CUPE had warned the Quebec Government that the Act respecting development of the small-scale alcoholic beverage industry missed its mark and would not foster the growth of the industry in Quebec. On the contrary, this Act is undermining regulation of the alcoholic beverages market.
Quebec producers can now sell their wines directly to grocery stores, bypassing the Quebec liquor board [Société des alcools du Québec – SAQ]. California winemakers are objecting to what they see as an unfair advantage.
“Once again, weakening Quebec’s monopoly is the target of the California demand. That is clearly the purport of the wine producers’ challenge. Finance Minister Carlos Leitão, who is in charge of the file, didn’t listen to our warning and this is exactly what is happening,” said Patrick Lessard, president of the union of SAQ warehouse, technical and delivery workers (CUPE 3535).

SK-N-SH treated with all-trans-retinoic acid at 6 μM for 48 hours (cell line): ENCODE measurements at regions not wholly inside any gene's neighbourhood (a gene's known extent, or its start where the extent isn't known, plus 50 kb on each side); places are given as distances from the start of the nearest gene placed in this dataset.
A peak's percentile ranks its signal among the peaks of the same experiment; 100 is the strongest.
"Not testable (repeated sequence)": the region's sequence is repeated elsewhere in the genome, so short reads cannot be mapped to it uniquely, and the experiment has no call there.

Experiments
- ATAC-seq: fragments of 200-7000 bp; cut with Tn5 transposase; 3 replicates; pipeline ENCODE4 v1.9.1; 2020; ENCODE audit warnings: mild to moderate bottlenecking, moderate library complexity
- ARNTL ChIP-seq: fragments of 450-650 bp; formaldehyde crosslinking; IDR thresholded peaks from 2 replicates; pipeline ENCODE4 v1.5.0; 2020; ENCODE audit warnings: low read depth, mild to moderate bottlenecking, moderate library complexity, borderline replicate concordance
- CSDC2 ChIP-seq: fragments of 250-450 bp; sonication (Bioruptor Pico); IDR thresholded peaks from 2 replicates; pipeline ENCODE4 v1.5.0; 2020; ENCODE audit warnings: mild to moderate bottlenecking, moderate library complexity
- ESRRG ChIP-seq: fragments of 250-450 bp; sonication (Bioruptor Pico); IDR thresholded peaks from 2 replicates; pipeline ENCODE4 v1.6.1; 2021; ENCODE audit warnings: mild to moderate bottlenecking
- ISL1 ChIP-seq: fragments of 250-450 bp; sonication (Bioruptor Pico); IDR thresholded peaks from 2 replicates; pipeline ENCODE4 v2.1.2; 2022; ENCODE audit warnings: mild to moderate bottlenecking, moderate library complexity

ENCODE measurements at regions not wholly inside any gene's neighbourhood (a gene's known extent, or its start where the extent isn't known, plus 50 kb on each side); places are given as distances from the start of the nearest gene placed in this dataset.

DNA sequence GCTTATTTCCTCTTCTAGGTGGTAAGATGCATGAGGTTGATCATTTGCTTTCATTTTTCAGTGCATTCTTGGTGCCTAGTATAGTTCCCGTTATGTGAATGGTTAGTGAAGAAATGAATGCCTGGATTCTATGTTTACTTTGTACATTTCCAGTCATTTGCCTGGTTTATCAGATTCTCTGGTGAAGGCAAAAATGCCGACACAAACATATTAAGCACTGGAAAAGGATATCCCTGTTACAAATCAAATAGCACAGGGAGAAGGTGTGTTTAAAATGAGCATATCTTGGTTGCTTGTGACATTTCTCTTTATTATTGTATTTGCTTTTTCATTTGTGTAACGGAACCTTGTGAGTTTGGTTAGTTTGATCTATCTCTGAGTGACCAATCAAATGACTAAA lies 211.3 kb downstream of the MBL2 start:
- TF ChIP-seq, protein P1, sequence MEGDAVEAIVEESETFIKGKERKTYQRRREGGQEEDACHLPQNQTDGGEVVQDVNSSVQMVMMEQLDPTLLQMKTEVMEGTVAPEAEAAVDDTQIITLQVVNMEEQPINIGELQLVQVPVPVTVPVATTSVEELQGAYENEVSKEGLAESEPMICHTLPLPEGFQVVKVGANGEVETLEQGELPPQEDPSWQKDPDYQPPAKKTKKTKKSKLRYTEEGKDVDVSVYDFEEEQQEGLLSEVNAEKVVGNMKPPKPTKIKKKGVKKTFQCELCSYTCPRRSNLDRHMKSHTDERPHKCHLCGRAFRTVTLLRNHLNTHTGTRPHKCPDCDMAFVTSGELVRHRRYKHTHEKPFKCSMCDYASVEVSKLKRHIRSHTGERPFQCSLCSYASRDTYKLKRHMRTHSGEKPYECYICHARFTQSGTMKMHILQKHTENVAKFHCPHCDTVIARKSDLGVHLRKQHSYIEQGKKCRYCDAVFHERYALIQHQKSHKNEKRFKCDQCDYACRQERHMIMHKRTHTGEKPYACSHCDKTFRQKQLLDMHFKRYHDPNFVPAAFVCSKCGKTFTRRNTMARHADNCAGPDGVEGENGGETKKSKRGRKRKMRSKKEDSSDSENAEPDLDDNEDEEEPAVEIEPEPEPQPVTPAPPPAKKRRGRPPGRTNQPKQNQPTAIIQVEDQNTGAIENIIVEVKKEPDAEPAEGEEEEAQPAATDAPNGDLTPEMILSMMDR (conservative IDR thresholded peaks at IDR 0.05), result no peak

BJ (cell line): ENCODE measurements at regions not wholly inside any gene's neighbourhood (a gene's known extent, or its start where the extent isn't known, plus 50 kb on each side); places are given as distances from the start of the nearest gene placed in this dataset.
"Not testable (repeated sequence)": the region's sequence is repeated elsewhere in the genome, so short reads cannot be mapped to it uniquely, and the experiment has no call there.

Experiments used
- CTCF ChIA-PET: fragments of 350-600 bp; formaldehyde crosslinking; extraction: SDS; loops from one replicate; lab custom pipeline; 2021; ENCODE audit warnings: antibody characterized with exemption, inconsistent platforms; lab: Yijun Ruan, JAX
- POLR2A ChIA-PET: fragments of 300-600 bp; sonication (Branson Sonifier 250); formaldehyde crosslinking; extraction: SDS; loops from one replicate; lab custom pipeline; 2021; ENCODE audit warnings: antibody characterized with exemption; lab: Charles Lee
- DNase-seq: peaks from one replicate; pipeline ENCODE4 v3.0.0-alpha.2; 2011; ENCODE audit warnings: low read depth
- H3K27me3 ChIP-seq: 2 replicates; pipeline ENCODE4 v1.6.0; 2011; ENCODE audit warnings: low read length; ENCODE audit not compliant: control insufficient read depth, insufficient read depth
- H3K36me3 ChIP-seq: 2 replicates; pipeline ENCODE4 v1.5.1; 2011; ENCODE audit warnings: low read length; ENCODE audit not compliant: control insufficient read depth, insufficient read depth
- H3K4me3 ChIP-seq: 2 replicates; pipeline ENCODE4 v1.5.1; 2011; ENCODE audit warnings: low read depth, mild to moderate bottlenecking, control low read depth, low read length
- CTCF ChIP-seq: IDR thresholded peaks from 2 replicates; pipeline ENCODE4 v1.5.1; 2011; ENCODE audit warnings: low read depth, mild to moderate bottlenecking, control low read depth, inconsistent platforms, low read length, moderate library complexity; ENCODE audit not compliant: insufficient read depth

Annual sales of Quebec products in Quebec total just 600,000 bottles, as compared to 17 million bottles of California products.
Quebec does authorize the sale of foreign wines in grocery stores, but only if they are bottled in Quebec.
“The producers are never satisfied. CUPE expressed concern about Bill 88, tabled last May, as it opens the door to the liberalisation of the alcoholic beverage market. And that’s exactly what’s happening, endangering an excellent source of revenue for the government,” concluded Bruno Tremblay, union advisor on the file.
With more than 110,000 members in Quebec, CUPE represents some 3,800 members in government corporations and public agencies. CUPE is also present in the following sectors: health and social services, communications, education, universities, energy, municipalities, air and urban transport, and the mixed sector.